MEIGHEN, ARTHUR, teacher, lawyer, politician, businessman, and office holder; b. 16 June 1874 near Anderson, Ont., second child and eldest son of Joseph Meighen and Mary Jane Bell; m. 24 June 1904 Jessie Isabel Cox in Birtle, Man., and they had two sons and a daughter; d. 5 Aug. 1960 in Toronto and was buried in St Marys, Ont.
Arthur Meighen’s paternal grandfather, Gordon, was a Presbyterian Ulsterman who left Londonderry (Northern Ireland) in 1839 for Upper Canada. Five years later he acquired a farm lot in the southwest part of the province, near St Marys, where he became the local schoolmaster. At his death in 1859 his 13-year-old son, Joseph, left school to run the farm. Marriage in 1871 and six children followed in orderly progression. The oldest boy, Arthur, showed more aptitude for book learning than farm work. Accordingly, his parents moved to the outskirts of St Marys so he could attend high school without the expense of boarding. Arthur did his share of chores on the family’s dairy farm; at the same time he read voraciously, maintained first-class honours, and took part in the debating activities of the school’s Literary Society. His home environment, he later recollected, instilled in him “the immeasurable value of sound education and the equally limitless and permanent importance of habits of industry and thrift.” Upon graduation in 1892, he enrolled at the University of Toronto, majoring in mathematics. Unlike his more worldly contemporary William Lyon Mackenzie King*, Meighen did not cut a broad swath on campus, limiting his scope to his courses, wide reading in English, history, and science, and enthusiastic participation in the mock parliament. In 1896 he received his ba with honours in mathematics; the next year he returned to Toronto to earn teaching qualifications at the Ontario Normal College.
Having obtained an interim specialist’s certificate, Meighen was hired in 1897 by the high school board of Caledonia, east of Brantford, to teach mathematics, English, and commercial subjects. The year started well, but by spring he had become embroiled in a bitter dispute with the chairman of the board, who resented his strict discipline of his daughter. Meighen resigned and moved west to Manitoba, where he found work heading the commercial department of the Winnipeg Business College. In the summer of 1899 he applied unsuccessfully for the post of principal at a high school in Lethbridge (Alta). In January 1900 the transplanted Ontarian commenced legal studies and was articled in a Winnipeg firm; by 1902 he was attached to a small law office in Portage la Prairie. On 2 Feb. 1903 he was called to the bar of Manitoba. He set up his own practice in Portage la Prairie, where he handled a mix of business, including wills, estates, real estate transactions, and minor criminal cases. About this time he met Isabel Cox from Granby, Que., who was then a schoolteacher in Birtle, and they married in June 1904. While Meighen built up his practice, he dabbled in the hot real-estate market, joined the Young Men’s Conservative Club, and in 1904 was an enthusiastic worker in the unsuccessful campaign of the local Tory mp, Nathaniel Boyd.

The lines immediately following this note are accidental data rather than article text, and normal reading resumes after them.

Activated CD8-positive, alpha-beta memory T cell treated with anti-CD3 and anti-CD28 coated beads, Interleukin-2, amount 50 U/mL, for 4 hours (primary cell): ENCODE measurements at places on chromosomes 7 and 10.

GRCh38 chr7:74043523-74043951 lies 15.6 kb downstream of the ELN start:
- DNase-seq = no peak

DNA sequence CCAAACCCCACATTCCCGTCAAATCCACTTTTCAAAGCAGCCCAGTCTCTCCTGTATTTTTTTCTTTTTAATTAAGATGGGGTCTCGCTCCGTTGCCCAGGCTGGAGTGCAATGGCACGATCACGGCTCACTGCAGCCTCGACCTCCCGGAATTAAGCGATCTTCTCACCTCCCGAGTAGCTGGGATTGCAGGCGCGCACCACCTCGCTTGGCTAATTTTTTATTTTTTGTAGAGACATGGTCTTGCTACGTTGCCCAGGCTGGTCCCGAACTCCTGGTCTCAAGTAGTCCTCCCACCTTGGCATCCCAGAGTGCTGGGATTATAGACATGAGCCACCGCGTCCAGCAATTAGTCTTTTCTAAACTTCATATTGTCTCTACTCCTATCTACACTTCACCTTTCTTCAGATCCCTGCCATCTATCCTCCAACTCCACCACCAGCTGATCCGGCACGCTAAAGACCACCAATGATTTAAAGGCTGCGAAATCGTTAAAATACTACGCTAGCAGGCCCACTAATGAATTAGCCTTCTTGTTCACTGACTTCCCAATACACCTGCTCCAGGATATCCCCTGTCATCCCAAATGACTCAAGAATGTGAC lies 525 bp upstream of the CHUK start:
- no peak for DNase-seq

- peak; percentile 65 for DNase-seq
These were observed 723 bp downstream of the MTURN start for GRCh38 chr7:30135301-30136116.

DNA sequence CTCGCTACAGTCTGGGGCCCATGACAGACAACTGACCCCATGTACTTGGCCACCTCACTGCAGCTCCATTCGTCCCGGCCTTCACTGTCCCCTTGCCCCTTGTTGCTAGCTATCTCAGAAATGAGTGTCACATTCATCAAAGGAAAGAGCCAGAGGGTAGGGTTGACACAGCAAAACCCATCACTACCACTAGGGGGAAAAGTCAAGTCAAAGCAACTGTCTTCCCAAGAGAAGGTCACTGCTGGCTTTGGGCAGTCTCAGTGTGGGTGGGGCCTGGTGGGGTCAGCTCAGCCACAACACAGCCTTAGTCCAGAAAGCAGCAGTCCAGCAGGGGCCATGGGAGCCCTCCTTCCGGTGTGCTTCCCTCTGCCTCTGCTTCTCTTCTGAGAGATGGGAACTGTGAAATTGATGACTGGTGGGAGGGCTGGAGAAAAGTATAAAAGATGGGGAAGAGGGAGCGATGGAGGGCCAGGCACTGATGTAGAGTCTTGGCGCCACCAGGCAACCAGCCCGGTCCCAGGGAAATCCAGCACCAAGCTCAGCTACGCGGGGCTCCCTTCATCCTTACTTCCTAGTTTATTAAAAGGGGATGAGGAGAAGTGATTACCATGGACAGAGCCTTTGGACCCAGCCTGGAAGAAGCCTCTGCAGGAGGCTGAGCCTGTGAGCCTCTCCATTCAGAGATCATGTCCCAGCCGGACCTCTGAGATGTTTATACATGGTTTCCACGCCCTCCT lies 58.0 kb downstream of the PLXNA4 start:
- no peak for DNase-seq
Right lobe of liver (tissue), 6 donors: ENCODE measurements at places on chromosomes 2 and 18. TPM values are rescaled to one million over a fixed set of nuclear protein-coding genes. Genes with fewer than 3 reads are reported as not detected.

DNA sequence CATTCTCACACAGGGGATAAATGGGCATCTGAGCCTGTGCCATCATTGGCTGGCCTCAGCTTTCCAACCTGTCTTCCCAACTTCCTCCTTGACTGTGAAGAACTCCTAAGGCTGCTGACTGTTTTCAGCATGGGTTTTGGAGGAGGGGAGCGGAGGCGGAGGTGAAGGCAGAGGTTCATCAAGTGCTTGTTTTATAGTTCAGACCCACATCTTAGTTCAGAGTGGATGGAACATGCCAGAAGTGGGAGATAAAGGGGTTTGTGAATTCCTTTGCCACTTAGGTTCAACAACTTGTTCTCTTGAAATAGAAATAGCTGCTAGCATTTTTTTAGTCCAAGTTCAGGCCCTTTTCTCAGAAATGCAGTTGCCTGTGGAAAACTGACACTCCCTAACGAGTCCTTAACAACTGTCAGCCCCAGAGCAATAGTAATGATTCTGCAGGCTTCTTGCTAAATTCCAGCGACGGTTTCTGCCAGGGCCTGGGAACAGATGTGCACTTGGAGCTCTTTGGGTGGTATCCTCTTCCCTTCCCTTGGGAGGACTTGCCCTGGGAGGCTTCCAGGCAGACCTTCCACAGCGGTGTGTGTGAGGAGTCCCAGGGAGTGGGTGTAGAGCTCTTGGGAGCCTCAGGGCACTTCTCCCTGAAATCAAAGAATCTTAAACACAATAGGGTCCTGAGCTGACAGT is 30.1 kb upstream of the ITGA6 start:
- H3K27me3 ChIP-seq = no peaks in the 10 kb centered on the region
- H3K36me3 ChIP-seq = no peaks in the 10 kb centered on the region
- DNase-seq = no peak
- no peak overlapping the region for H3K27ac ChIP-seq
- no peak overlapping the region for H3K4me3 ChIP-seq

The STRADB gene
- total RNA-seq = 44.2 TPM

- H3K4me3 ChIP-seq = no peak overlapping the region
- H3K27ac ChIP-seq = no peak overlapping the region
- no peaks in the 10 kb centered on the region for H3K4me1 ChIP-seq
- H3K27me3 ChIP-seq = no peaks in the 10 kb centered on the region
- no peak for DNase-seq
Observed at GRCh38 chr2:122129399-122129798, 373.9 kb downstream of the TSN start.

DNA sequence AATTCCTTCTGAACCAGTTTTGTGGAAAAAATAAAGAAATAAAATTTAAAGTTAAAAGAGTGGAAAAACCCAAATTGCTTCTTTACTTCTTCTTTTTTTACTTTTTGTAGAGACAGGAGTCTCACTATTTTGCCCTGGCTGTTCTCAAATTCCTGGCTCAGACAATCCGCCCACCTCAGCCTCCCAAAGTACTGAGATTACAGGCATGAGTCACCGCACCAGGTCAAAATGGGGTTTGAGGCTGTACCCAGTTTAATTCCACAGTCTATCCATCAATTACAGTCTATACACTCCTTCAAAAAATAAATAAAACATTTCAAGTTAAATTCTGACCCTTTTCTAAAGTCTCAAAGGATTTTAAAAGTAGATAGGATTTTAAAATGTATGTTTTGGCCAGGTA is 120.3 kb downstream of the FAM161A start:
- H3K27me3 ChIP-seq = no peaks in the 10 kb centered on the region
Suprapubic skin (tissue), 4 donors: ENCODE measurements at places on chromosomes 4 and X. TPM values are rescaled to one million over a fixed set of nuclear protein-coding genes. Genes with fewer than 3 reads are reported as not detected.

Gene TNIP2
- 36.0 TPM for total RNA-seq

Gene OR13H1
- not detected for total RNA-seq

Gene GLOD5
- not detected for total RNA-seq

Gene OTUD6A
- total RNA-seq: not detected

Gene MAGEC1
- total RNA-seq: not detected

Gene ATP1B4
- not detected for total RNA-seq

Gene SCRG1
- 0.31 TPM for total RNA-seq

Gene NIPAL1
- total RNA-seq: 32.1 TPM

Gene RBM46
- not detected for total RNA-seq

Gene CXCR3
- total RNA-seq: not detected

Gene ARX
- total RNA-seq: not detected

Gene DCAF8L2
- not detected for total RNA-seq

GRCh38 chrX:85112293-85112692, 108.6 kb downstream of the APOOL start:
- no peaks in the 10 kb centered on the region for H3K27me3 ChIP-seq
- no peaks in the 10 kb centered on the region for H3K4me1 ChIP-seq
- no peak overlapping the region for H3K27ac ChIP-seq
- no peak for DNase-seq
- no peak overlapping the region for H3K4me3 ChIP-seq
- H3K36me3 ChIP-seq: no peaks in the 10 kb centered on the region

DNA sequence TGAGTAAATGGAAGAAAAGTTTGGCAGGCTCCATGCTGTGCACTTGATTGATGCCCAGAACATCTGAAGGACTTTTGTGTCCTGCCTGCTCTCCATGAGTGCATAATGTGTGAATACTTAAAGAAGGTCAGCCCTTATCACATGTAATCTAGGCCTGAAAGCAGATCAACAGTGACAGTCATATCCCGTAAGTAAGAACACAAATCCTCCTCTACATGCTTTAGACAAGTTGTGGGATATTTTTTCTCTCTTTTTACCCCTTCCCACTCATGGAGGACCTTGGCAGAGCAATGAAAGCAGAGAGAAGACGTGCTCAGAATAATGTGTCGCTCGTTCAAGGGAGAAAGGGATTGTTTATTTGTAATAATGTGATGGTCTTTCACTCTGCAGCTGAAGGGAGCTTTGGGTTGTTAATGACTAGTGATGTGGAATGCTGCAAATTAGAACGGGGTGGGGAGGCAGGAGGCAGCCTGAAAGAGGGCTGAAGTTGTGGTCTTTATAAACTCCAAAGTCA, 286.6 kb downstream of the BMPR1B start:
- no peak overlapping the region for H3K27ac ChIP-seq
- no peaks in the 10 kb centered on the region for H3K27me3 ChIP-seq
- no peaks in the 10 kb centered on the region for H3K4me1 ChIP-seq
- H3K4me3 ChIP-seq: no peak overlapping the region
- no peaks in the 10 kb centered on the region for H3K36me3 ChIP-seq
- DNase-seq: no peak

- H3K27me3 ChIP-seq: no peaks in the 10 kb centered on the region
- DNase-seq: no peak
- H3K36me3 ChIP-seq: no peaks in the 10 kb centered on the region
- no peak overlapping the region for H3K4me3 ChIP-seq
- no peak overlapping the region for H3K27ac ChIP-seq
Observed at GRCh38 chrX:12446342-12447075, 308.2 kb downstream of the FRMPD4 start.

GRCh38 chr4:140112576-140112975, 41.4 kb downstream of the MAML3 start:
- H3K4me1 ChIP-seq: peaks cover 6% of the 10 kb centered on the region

In the federal election four years later, Meighen himself carried the Conservative colours in Portage la Prairie. His nomination was uncontested, it being assumed that the Liberal incumbent, John Crawford, was a lock to hold the constituency. Meighen jumped into the campaign with vigour, travelling to the four corners of the riding by wagon or buggy. He proved to be an effective speaker. His opponent anticipated an easy ride on the coat-tails of Prime Minister Sir Wilfrid Laurier*. On polling day, 26 Oct. 1908, Meighen won by a narrow margin of 250 votes and he went to Ottawa, where he sat in the backbenches of the opposition led by Robert Laird Borden*. He made but two brief speeches in his first session of parliament, though they did catch Borden’s attention, and scarcely more in 1910. His one significant oration that year, in connection with a proposed railway investigation, even earned the praise of Laurier, who remarked to a colleague, “Borden has found a man at last.” In 1911 Meighen burnished his credentials as a progressive prairie Conservative with speeches advocating a reduction in tariffs on farm implements and stricter limits on business trusts. He took no part in the Conservatives’ obstruction in 1911 of Laurier’s reciprocity bill, but he campaigned hard for his party’s traditional National Policy of protection in the general election in September. Nationally, Borden led his Conservative forces to victory; in Portage la Prairie, Meighen upped his winning margin to 675 votes.